Census Acronyms of Interest
The American Community Survey (ACS) is an ongoing survey that provides vital information on a yearly basis about our nation and its people. Information from the survey generates data that help determine how more than $675 billion in federal and state funds are distributed each year.
A set of supplemental questions to the monthly basic CPS questions. Supplemental inquiries vary month to month and cover a wide variety of topics such as child support, volunteerism, health insurance coverage, and school enrollment.
Boundary and Annexation Survey (BAS) The U.S. Census Bureau conducts the Boundary and Annexation Survey (BAS) annually beginning January 1. The BAS is used to update information about the legal boundaries and names of all governmental units in the United States.
The Building Permits Survey provides national, state, and local statistics on new privately-owned residential construction. Data collection includes a monthly survey of 9,000 selected permit-issuing places; and an annual census of an additional 11,000 permit places that are not in the monthly sample.
CLMSO works directly with State Data Centers, Census Information Centers and other non-governmental organizations to develop, coordinate and implement partnerships and plans for communicating to keep them abreast of Census activities, Census Bureau program updates, and product announcements.
Census Bureau is transitioning to an Enterprise model for data collection and dissemination. These two units will integrate processes across Census Bureau surveys and programs.
CICs provide local and community access, training and technical assistance on census data for research, planning and decision-making for underserved communities.
CES conducts research in economics and other social sciences, and creates new public-use data from existing data.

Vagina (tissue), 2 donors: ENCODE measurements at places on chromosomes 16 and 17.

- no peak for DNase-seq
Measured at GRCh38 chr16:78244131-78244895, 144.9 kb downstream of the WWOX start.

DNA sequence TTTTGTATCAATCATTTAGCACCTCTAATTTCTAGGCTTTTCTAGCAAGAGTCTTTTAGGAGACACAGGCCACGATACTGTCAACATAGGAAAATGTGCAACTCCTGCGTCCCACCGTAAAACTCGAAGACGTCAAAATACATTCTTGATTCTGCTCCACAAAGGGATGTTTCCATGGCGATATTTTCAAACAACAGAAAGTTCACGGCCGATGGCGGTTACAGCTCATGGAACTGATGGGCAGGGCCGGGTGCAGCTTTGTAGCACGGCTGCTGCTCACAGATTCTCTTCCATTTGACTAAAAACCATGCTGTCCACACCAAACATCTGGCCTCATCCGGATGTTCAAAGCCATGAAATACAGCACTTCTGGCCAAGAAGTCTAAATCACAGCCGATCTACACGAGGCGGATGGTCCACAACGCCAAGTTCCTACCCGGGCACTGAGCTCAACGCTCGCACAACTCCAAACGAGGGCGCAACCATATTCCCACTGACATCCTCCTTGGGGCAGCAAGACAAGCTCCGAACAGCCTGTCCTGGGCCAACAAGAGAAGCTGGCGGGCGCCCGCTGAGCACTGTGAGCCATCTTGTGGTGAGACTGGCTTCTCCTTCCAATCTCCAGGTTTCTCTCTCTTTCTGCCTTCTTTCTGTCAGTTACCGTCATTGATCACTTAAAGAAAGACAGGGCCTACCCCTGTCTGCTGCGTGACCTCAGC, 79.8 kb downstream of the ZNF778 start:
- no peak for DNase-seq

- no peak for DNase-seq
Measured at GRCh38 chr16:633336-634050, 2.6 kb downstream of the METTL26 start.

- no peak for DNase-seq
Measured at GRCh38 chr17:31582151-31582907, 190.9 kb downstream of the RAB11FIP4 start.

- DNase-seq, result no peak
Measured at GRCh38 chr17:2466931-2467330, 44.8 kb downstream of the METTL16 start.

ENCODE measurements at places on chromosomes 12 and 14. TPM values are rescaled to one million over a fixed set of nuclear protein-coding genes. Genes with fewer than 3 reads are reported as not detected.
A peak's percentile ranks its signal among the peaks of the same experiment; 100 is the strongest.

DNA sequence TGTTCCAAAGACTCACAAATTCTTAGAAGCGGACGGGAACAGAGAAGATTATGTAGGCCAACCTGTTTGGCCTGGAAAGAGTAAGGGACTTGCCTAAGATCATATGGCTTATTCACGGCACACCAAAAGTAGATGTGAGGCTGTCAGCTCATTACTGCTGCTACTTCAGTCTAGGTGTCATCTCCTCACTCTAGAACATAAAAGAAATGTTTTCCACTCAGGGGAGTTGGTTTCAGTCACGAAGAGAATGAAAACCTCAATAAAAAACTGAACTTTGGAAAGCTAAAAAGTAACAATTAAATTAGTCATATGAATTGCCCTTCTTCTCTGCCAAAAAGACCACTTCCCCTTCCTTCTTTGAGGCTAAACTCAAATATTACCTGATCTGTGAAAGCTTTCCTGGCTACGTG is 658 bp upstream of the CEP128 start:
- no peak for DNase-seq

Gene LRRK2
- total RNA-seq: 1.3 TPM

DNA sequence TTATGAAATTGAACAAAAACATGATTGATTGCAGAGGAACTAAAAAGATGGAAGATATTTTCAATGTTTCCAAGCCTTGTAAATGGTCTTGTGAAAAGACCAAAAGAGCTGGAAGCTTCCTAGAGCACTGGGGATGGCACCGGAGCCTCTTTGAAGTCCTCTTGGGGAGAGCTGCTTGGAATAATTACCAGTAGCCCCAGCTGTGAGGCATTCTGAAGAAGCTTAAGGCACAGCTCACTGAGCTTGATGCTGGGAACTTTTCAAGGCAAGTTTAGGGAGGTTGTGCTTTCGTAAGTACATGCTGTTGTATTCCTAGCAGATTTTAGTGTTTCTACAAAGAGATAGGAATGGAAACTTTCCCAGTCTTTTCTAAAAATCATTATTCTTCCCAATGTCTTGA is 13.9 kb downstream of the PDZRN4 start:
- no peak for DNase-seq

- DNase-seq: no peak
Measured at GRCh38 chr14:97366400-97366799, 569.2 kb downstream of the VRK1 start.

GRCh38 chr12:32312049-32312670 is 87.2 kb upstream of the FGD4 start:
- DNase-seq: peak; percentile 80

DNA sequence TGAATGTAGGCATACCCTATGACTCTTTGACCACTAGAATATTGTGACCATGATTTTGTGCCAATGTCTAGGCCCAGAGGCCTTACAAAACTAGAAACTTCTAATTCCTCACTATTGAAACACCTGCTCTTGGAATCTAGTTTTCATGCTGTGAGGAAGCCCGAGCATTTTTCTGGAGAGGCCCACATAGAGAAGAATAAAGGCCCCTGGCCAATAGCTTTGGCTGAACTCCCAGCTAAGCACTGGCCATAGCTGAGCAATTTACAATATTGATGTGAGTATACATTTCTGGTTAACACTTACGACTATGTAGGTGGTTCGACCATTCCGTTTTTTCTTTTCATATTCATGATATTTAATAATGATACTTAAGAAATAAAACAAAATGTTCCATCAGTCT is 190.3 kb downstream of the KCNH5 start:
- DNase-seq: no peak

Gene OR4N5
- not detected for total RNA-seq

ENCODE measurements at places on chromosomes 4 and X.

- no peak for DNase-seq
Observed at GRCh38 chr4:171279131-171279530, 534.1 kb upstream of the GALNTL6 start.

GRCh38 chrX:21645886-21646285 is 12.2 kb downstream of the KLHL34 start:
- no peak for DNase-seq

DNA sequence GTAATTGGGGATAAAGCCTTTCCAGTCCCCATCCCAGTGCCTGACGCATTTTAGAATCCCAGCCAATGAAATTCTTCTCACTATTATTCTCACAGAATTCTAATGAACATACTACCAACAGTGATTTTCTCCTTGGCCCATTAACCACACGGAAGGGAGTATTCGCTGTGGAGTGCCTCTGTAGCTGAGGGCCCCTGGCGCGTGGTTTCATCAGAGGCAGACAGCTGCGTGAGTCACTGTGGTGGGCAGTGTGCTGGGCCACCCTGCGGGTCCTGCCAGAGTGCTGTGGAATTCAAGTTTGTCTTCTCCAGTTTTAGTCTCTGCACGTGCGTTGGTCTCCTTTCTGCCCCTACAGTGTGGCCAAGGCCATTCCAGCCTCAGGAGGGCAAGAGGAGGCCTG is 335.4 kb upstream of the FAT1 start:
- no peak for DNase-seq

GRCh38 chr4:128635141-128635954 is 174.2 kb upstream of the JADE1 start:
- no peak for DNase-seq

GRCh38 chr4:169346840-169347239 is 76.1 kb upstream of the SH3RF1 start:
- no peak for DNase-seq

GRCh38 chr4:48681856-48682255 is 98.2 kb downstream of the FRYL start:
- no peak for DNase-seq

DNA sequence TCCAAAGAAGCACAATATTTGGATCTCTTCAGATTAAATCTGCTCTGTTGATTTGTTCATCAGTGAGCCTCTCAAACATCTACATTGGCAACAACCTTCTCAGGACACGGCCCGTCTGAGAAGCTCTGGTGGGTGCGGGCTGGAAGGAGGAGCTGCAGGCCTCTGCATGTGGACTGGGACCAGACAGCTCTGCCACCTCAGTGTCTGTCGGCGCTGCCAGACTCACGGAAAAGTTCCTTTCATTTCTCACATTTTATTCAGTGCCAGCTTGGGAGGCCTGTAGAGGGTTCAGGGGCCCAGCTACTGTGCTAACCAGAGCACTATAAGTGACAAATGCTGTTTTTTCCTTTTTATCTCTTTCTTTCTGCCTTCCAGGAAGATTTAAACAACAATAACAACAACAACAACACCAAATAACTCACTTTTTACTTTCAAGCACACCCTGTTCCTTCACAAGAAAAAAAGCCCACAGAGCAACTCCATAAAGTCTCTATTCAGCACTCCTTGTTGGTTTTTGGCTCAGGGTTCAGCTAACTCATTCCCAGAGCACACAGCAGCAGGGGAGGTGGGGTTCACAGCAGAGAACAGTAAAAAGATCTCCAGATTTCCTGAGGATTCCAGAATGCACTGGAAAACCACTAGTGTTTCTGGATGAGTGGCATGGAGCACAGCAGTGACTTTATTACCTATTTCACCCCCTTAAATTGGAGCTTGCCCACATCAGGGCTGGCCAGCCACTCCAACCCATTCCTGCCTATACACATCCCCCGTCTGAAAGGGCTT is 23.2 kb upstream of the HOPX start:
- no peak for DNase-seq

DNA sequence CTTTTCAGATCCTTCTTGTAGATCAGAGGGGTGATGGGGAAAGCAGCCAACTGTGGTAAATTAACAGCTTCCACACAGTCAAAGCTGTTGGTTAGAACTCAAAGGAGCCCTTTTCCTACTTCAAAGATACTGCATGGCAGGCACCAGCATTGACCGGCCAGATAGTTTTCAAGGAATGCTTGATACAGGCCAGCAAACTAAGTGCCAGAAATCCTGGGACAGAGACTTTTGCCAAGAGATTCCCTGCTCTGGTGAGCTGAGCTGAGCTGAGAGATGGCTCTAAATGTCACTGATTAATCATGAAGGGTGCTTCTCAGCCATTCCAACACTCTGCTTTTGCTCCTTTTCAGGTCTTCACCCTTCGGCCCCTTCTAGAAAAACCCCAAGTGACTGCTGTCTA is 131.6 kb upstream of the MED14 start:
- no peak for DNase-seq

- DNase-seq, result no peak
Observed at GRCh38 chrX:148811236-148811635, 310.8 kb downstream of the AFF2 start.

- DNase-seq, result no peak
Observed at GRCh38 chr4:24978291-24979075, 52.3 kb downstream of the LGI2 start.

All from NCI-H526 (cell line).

County Business Patterns (CBP) is an annual series that provides subnational economic data by industry. This series includes the number of establishments, employment during the week of March 12, first quarter payroll, and annual payroll. This data is useful for studying the economic activity of small areas; analyzing economic changes over time; and as a benchmark for other statistical series, surveys, and databases between economic censuses.
The Current Population Survey (CPS) provides information on work, earnings, and education. In addition to being the primary source of monthly labor force statistics, the CPS is used to collect data for a variety of other indicators on economic and social well-being. This is done by adding a set of supplemental questions to the monthly basic CPS questions. Supplemental inquiries vary month to month and cover a wide variety of topics such as child support, volunteerism, health insurance coverage, and school enrollment.
Data Dissemination Specialists help the public understand and work with the data the Census Bureau collects.
Every 10 years, on Census Day, which is April 1, the U.S. Census Bureau conducts a census to determine the number of people living in the United States. The data are used to determine the number of seats each state has in the U.S. House of Representatives. The first U.S. census was in 1790 during the first term of our first president, George Washington. The Constitution of the United States, Article I, Sections 2 and 9, directs that a census or enumeration be taken.
The Block Boundary Suggestion Project, is phase 1 of the Redistricting Data Program. It provides states the opportunity to submit suggestions for Census tabulation block inventory. In addition, states have the opportunity to submit suggested legal boundary updates as well as updates to other geographic areas. These actions allow states to construct small area geography they need for legislative redistricting.
A Complete Count Committee (CCC) is a volunteer committee established by tribal, state, and local governments, and/or community leaders, to increase awareness about the census, and motivate residents in the community to respond. The committees may include a cross section of community representatives from government agencies, education, business, religious organizations, and the media.
The Governors' Liaisons Network is comprised of gubernatorial appointees from each state and territory. The U.S. Census Bureau will establish a partnership with the governor of each state, and territory through this network during the Decennial Census. This partnership will:
LUCA is the only opportunity offered to tribal, state, and local governments to review and comment on the U.S. Census Bureau's residential address list for their jurisdiction prior to the Decennial Census. The Census Bureau relies on a complete and accurate address list to reach every living quarters and associated population for inclusion in the census.
It is projected that approximately 40 percent of housing units will not initially self-respond to the Decennial Census, leaving NRFU responsible for determining the status of those housing units, and if occupied, enumerating them. To accomplish this, NRFU will recruit, train, and manage field staff that will conduct non-response follow-up.